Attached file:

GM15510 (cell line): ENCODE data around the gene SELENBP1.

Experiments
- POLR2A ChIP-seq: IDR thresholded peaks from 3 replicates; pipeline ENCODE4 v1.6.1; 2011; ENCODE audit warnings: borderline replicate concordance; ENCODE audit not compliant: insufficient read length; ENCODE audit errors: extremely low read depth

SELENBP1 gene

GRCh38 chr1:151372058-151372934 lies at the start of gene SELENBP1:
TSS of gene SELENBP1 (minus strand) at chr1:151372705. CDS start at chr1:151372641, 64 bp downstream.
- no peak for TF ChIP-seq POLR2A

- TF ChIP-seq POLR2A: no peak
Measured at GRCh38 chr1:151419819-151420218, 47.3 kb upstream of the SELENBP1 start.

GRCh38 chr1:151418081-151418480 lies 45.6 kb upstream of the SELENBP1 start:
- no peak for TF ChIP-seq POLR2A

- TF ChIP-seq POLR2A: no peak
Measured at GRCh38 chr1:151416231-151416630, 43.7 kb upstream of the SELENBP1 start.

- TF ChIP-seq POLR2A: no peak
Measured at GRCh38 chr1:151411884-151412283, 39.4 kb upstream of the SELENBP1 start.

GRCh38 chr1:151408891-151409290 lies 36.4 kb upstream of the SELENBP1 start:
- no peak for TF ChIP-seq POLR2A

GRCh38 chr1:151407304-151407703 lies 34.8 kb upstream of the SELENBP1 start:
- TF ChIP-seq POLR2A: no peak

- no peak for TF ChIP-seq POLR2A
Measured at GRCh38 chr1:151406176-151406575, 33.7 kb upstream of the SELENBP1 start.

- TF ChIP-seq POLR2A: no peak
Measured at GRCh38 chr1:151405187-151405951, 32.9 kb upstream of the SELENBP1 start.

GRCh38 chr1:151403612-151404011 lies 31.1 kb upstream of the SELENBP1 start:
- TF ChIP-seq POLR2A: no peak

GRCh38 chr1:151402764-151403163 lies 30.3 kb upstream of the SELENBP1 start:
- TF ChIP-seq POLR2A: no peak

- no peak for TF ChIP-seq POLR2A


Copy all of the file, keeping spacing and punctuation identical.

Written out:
GM15510 (cell line): ENCODE data around the gene SELENBP1.

Experiments
- POLR2A ChIP-seq: IDR thresholded peaks from 3 replicates; pipeline ENCODE4 v1.6.1; 2011; ENCODE audit warnings: borderline replicate concordance; ENCODE audit not compliant: insufficient read length; ENCODE audit errors: extremely low read depth

SELENBP1 gene

GRCh38 chr1:151372058-151372934 lies at the start of gene SELENBP1:
TSS of gene SELENBP1 (minus strand) at chr1:151372705. CDS start at chr1:151372641, 64 bp downstream.
- no peak for TF ChIP-seq POLR2A

- TF ChIP-seq POLR2A: no peak
Measured at GRCh38 chr1:151419819-151420218, 47.3 kb upstream of the SELENBP1 start.

GRCh38 chr1:151418081-151418480 lies 45.6 kb upstream of the SELENBP1 start:
- no peak for TF ChIP-seq POLR2A

- TF ChIP-seq POLR2A: no peak
Measured at GRCh38 chr1:151416231-151416630, 43.7 kb upstream of the SELENBP1 start.

- TF ChIP-seq POLR2A: no peak
Measured at GRCh38 chr1:151411884-151412283, 39.4 kb upstream of the SELENBP1 start.

GRCh38 chr1:151408891-151409290 lies 36.4 kb upstream of the SELENBP1 start:
- no peak for TF ChIP-seq POLR2A

GRCh38 chr1:151407304-151407703 lies 34.8 kb upstream of the SELENBP1 start:
- TF ChIP-seq POLR2A: no peak

- no peak for TF ChIP-seq POLR2A
Measured at GRCh38 chr1:151406176-151406575, 33.7 kb upstream of the SELENBP1 start.

- TF ChIP-seq POLR2A: no peak
Measured at GRCh38 chr1:151405187-151405951, 32.9 kb upstream of the SELENBP1 start.

GRCh38 chr1:151403612-151404011 lies 31.1 kb upstream of the SELENBP1 start:
- TF ChIP-seq POLR2A: no peak

GRCh38 chr1:151402764-151403163 lies 30.3 kb upstream of the SELENBP1 start:
- TF ChIP-seq POLR2A: no peak

- no peak for TF ChIP-seq POLR2A